In this life, every human is bound to get hurt and also hurt others. That’s the circle of life, but some of us never seem to move on from the mistakes we did in our past,
they keep hunting us over and over until we walk around with this baggage every day that we can’t get rid of.
Here are the top 5 ways approved by psychologists to help you forgive yourself:
1. Consider your feelings.
Focusing on your emotions is one of the first steps in discovering how to forgive yourself. You must recognize and deal with your emotions. Give yourself permission to acknowledge, embrace, and welcome the feelings awakened in you.
2. Confess the mistake out loud.
Acknowledge openly what you learned from the incident. You might be able to relieve some of your responsibilities when you give voice to the ideas in your head and the feelings in your heart. You also ingrain in your memory the lessons you took away from your deeds and their results.
3. Discuss things with your inner critic.
You can learn to be compassionate with yourself and your inner critic by reflecting. Writing down a “dialogue” between you and your inner critic, according to Pickell, is one thing you can do. This might assist you in recognizing mental habits that are hindering your capacity to forgive yourself.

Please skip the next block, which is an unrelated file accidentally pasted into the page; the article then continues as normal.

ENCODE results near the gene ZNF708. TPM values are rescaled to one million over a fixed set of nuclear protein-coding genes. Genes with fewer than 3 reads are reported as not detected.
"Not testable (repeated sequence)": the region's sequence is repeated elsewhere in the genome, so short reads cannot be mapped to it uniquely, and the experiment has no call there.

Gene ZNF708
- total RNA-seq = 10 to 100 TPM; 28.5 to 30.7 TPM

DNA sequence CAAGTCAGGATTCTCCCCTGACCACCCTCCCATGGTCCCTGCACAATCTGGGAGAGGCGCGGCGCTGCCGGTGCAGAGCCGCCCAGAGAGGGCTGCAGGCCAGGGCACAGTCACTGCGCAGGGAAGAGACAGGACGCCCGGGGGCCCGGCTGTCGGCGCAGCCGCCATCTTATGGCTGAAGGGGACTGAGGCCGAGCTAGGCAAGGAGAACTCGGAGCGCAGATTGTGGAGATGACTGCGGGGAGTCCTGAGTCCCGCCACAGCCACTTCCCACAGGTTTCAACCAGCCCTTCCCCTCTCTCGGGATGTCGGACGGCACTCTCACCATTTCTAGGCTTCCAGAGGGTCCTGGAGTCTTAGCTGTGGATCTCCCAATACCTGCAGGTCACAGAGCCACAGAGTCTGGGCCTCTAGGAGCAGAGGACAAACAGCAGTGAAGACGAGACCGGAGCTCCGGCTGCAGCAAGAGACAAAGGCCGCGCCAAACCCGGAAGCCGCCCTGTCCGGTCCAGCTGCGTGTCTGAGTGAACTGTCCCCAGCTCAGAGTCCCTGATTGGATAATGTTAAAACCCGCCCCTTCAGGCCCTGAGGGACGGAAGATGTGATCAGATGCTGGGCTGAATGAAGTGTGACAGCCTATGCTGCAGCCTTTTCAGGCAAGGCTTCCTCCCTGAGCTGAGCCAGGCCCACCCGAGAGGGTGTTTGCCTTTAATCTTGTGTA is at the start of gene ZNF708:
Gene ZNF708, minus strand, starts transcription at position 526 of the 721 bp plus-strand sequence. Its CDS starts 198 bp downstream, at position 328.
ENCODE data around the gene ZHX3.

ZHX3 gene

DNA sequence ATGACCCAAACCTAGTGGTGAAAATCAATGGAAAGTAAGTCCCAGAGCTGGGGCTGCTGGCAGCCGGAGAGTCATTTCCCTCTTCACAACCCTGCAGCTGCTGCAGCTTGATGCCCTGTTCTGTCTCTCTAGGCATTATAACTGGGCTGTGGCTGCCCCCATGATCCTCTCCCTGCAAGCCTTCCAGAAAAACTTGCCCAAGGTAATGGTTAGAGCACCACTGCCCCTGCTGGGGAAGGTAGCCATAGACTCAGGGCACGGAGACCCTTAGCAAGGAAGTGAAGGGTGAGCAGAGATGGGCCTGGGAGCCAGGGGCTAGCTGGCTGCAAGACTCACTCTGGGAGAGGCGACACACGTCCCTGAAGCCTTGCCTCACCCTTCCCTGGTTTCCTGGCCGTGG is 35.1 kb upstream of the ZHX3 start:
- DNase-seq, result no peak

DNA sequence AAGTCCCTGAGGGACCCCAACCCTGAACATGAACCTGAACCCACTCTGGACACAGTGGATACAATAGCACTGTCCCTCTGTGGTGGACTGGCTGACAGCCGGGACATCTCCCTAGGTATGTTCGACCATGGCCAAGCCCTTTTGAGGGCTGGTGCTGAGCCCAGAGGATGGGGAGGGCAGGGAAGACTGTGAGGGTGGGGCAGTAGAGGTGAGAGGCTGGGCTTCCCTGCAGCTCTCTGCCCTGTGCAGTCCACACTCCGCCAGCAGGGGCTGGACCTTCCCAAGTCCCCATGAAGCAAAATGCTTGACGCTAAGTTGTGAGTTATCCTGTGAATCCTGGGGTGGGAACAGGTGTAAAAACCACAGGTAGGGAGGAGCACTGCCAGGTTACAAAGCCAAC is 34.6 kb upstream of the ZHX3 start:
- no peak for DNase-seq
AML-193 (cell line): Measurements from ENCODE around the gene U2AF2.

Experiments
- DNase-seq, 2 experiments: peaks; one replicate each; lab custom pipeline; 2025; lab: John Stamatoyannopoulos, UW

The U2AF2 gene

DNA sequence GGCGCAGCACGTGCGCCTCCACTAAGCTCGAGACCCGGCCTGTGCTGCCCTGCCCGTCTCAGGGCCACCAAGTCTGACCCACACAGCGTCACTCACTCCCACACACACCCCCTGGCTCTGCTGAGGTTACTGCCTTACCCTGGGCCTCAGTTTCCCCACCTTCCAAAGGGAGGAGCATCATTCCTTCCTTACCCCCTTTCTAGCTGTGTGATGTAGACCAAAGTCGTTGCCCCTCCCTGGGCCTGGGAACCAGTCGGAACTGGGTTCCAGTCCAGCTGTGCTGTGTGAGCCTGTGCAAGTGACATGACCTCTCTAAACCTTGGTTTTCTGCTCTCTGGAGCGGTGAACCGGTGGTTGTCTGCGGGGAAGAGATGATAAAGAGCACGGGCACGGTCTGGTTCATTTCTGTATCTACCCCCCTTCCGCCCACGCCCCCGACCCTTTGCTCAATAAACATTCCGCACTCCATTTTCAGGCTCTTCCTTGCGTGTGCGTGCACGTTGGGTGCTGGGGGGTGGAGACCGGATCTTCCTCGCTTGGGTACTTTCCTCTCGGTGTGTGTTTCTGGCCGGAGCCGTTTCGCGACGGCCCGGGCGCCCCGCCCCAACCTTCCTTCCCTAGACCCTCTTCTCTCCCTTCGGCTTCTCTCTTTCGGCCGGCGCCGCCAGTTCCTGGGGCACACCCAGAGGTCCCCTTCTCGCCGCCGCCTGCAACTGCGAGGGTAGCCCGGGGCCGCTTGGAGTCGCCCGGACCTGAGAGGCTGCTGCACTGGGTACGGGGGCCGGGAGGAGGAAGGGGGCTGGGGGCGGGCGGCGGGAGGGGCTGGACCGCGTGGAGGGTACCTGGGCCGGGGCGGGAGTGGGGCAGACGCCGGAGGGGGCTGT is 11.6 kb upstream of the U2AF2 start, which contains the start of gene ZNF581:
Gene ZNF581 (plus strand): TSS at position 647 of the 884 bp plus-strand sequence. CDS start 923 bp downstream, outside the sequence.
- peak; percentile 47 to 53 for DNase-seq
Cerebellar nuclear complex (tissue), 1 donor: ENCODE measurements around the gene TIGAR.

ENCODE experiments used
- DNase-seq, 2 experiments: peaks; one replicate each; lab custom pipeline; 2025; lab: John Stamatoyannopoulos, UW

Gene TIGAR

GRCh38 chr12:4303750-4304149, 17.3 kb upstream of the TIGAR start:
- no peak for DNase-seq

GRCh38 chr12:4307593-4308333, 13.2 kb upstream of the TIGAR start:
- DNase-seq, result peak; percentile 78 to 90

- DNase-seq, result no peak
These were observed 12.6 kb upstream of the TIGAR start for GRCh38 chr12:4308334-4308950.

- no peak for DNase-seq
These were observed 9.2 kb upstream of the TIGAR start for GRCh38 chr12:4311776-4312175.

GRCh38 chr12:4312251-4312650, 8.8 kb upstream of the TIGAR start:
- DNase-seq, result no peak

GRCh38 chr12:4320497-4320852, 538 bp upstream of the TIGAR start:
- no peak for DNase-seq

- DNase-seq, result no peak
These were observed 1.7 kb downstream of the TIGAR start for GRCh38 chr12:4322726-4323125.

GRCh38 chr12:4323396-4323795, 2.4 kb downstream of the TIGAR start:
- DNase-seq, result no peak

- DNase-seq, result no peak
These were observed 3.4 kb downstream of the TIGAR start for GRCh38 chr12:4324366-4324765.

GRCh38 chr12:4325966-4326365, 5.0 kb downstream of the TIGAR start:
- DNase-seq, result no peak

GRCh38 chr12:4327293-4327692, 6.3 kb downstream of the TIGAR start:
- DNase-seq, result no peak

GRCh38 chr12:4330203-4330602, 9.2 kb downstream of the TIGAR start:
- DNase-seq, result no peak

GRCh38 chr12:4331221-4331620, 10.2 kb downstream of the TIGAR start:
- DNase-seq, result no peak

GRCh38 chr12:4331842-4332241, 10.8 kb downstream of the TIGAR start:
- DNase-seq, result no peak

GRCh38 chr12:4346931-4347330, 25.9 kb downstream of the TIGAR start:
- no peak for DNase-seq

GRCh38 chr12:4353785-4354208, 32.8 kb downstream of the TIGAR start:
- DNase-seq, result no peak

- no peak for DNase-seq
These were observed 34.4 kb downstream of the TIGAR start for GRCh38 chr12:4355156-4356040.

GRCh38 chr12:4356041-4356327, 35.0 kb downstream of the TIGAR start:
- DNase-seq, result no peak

Creating a list of the things you appreciate about yourself, such as your knowledge and talents, is another thing you may do when journaling. When you’re having low self-confidence due to a mistake you committed, this can help.
4. Recognize when you are being harsh on yourself.
Undoubtedly, we are our own harshest critics. Pickell recommends noting when that critical voice enters your head and then writing it down as a result. What your inner critic tells you could surprise you.
5. Stop replaying the memory again and again.
It’s in our instinct to replay our blunders and spend time and effort doing so. Even while some grieving is necessary, constantly revisiting the incident will prevent you from moving forward with forgiving yourself.
Stop yourself from starting the “I’m a terrible person” tape whenever you notice yourself doing so and concentrate on taking one constructive step. For instance, take three calm breaths or go for a stroll instead of playing the tape again.
Changing your cognitive process which helps you get past the unpleasant experience and ease stress and anxiety.
It could be a hard process in the beginning, but with practice and strong belief, you will get there. You could always seek medical and professional help to be there for you in the process and help you move on healthily.